Nigeria: Repairing a car with the engine running

Author: Sabine Hertveldt
Publication: Celebrating Reforms 2007
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Commercial cases in the Nigerian state of Lagos can now be resolved in about a year—in stark contrast to the situation during 16 years of military rule. In 1997 the average duration of commercial cases before the court was over 4 years. This case study tracks how Nigeria modernized court rules, dismissed corrupt judges, and introduced alternative dispute resolution to improve its legal system. Running with reform as soon as its new reform-minded government took office, Nigeria fought a fight on all fronts to provide a fair and efficient justice system, with access to justice for all.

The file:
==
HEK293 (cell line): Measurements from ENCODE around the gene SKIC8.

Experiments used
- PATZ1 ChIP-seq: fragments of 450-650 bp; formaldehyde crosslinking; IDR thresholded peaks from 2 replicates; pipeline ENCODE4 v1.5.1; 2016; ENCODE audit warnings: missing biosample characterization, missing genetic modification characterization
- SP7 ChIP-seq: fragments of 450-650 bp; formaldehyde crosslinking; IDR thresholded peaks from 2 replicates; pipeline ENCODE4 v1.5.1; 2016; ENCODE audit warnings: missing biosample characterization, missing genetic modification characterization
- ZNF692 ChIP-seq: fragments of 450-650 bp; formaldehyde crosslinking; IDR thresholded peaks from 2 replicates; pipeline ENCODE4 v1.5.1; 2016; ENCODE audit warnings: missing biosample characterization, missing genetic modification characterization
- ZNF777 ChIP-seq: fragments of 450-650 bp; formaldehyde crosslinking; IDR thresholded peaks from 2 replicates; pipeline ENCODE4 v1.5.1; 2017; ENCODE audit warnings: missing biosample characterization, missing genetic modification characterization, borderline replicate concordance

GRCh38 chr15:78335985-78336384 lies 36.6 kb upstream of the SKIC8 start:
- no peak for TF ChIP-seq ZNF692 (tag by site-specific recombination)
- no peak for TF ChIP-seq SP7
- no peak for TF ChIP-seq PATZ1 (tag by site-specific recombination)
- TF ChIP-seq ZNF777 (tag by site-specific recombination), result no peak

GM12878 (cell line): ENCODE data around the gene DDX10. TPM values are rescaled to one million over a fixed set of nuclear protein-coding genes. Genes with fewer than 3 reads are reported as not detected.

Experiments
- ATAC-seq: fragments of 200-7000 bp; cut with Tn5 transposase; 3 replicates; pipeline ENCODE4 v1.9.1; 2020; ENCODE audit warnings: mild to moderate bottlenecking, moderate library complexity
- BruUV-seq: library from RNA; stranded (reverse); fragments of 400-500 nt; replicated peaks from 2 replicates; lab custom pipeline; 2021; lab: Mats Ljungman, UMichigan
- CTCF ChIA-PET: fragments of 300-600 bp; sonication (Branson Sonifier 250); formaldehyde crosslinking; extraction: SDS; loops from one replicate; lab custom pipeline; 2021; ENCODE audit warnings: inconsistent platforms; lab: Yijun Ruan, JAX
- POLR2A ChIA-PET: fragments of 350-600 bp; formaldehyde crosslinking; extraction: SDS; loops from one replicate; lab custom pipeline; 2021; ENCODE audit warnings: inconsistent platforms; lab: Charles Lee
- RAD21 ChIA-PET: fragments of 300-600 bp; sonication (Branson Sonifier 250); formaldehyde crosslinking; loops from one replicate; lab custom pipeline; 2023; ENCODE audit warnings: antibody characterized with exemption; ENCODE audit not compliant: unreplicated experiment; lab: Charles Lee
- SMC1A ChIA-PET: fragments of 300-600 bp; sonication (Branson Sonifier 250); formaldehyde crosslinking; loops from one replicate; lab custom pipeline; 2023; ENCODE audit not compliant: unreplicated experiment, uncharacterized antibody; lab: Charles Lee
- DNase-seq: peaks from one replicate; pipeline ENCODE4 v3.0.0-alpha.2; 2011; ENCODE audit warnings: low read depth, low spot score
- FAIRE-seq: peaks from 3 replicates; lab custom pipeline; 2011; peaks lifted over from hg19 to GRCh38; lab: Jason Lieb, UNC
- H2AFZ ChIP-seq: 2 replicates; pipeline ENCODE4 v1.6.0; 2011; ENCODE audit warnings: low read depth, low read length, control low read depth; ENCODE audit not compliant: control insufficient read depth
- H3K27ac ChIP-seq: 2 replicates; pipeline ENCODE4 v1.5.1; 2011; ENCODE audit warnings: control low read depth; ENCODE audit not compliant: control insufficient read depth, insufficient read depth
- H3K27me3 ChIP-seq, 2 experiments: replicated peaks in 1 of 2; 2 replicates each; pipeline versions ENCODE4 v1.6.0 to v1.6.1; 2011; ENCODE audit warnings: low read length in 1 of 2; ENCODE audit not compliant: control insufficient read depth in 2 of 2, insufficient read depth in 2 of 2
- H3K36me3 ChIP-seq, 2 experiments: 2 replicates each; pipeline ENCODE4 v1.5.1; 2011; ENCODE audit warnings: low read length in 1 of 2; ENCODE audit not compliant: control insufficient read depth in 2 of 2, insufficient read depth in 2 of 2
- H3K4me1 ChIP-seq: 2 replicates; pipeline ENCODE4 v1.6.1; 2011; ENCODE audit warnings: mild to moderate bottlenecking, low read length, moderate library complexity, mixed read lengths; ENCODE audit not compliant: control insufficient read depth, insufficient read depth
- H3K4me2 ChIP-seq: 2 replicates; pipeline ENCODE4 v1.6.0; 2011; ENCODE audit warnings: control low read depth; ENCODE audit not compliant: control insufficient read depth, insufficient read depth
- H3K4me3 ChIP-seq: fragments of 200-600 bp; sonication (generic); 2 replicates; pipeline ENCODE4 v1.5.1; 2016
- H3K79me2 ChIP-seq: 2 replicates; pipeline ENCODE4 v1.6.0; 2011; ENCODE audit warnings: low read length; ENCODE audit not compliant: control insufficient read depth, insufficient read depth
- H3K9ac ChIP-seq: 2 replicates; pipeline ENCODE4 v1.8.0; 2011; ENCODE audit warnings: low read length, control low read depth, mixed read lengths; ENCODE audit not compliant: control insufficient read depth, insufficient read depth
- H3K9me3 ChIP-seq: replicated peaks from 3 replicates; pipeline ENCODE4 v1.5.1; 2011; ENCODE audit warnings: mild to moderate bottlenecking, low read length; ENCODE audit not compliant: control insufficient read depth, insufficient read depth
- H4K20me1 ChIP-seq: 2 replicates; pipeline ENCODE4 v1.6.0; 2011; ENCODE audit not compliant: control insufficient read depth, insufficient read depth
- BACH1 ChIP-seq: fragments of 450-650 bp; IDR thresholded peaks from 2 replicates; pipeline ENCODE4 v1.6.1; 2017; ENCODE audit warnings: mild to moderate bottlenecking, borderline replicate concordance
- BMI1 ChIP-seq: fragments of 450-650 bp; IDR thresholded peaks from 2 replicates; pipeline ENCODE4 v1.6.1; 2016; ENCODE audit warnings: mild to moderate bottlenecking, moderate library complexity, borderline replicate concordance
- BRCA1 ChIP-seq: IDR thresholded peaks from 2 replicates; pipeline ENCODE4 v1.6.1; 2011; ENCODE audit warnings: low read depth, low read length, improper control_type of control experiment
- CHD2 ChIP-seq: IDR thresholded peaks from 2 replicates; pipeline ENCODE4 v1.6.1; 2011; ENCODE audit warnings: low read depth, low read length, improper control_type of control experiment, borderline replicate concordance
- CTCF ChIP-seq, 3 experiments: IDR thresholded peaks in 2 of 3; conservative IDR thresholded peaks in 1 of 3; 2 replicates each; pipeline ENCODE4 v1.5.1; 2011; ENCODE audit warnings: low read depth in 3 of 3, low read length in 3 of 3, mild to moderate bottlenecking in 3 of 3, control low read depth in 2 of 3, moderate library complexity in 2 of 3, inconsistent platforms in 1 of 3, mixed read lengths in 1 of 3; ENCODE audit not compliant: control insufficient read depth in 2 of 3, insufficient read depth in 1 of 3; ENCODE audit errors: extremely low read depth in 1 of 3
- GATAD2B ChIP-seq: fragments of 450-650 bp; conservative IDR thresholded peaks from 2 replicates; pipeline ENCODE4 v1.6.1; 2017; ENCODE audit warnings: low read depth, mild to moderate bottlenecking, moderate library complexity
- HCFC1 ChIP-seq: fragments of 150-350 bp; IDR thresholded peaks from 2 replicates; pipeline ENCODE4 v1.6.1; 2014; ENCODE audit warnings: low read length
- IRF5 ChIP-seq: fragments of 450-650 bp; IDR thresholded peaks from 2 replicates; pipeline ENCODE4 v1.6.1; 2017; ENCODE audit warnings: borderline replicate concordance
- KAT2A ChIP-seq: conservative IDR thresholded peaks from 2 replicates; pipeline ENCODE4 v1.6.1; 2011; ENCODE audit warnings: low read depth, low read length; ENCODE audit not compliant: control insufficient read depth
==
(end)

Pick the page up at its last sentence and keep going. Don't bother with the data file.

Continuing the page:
Main Findings

  • Less than a year after a new attorney general was appointed in Lagos, 26 judges were appointed, specialized divisions set up, and judges’ salaries increased.
  • While some reforms were implemented immediately after the new government was elected, others are ongoing 7 years later.
  • For commercial cases in Nigeria, the average time to reach a decision after filing a case dropped by 38%, from 730 days to 457 days.
  • Nigeria moved from 105th to 66th po